Thursday, July 19, 2012

Review: Cold Sassy Tree

Cold Sassy Tree
by Olive Ann Burns

Why did you choose this book? the cover caught my eye and it was a book club choice
When did you read this book? June 2012
Who should read this book? readers who are ready for a slow-paced Southern read
Source: library book club kit
Here is a synopsis of Cold Sassy Tree from Goodreads, where it rates 3.87 stars.

If the preacher's wife's petticoat showed, the ladies would make the talk last a week. But on July 5, 1906, things took a scandalous turn. That was the day E. Rucker Blakeslee, proprietor of the general store and barely three weeks a widower, eloped with Miss Love Simpson--a woman half his age and, worse yet, a Yankee On that day, fourteen-year-old Will Tweedy's adventures began and an unimpeachably pious, deliciously irreverent town came to life. Not since To Kill A Mockingbird has a novel so deftly captured the subtle crosscurrents of small-town Southern life. Olive Ann Burns classic bestseller brings to vivid life an era that will never exist again, exploring timeless issues of love, death, coming of age, and the ties that bind families and generations.

My Review 

I originally picked this book up because my eye was drawn to the cover. The reviews were very good, so our book club made it one of our selections. I have to be honest and say if it had not been a book club read, I probably would have set it aside after about 50 pages. It was very slow paced, and the southern dialect was difficult to read at first. But because it was a book club discussion, I kept at it, and after a few more chapters, the dialect was not only no longer an obstacle, but I began to ‘think’ in dialect. It took a few more chapters before I really got interested in the story. I did finish, and I’m glad I did, but it is not a book I would normally stick with.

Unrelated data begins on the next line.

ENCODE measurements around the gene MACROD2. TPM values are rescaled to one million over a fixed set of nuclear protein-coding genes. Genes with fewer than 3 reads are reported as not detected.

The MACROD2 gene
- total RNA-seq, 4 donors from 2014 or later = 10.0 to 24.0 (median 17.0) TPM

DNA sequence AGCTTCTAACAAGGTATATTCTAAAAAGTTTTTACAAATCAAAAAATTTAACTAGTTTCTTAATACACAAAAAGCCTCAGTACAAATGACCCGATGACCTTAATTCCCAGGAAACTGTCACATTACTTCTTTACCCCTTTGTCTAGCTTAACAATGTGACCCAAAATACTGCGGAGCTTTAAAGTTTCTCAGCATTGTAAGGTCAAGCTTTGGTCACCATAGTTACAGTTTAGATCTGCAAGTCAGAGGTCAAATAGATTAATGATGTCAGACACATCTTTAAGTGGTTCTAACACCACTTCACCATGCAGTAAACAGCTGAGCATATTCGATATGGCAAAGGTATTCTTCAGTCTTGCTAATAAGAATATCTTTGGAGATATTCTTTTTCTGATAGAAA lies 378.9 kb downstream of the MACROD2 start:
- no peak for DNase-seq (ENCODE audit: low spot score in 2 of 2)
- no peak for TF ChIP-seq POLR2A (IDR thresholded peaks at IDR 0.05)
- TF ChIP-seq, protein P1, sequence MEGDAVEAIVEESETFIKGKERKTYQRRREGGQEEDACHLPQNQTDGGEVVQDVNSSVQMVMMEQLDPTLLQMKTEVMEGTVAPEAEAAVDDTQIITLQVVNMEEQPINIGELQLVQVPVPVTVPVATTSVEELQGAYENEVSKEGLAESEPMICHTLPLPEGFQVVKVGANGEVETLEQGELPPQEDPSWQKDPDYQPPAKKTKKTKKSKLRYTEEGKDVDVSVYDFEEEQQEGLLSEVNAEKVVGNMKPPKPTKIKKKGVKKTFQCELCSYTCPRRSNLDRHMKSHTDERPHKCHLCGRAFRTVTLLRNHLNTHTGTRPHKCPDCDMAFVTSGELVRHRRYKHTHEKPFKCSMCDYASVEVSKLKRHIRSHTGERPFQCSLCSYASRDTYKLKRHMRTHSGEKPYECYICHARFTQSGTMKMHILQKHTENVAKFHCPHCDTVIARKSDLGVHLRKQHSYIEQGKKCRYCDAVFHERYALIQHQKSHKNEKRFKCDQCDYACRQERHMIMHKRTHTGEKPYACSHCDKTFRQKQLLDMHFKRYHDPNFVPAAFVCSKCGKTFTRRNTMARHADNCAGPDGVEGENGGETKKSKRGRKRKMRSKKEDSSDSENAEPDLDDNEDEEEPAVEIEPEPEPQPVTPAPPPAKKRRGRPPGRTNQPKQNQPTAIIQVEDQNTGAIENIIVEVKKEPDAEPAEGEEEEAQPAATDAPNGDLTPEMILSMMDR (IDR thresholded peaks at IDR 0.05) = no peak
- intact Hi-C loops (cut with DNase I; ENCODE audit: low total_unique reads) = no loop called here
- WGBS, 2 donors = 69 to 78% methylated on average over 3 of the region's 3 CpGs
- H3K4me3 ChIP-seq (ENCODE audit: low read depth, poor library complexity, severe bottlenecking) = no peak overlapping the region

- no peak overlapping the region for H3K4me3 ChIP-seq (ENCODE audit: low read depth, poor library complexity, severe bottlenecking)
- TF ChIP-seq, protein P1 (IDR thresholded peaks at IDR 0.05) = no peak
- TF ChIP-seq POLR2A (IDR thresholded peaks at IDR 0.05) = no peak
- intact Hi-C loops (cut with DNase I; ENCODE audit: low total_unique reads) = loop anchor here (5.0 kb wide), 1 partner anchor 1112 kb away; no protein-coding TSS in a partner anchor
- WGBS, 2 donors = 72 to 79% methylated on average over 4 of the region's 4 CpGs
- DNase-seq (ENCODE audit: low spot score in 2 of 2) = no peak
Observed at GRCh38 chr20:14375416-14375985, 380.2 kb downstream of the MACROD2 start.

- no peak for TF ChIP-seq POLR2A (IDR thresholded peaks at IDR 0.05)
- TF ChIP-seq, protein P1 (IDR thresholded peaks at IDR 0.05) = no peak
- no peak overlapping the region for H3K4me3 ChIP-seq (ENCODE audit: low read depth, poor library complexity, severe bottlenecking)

This is not exactly historical fiction; there are no ‘historical’ characters interacting in the book. But it does give you a look into what life was like in the the small town south in the early 1900s. The story is told by Will Tweedy, a fourteen year old from the ‘right side of the tracks’ in Cold Sassy. He is the grandson of Grandpa Blakeslee, and as the story opens, Grandma Blakeslee has been dead for three weeks. Grandpa shocks his grown daughters, and the town, by running off to marry his young, attractive milliner, Miss Love. As he explains to his daughters, it is ‘cheaper to have a wife than a housekeeper’ and grandma ‘isn’t getting any deader’ if he waits longer to remarry. Hopefully you can tell from this that Grandpa is quite a character, and is used to getting his way. The daughters are polite, but cool towards their ‘step-mother’, but young Will is entranced. The rest of the book tells Will’s experiences during the next year, and his perception of what is happening in relation to Miss Love and the family.

If you have time for a relaxing, slow-paced read without a lot of complicated plot twists, this is a good book to try. Just don’t expect a lot of action.

My Rating:  ★★★  3 Stars

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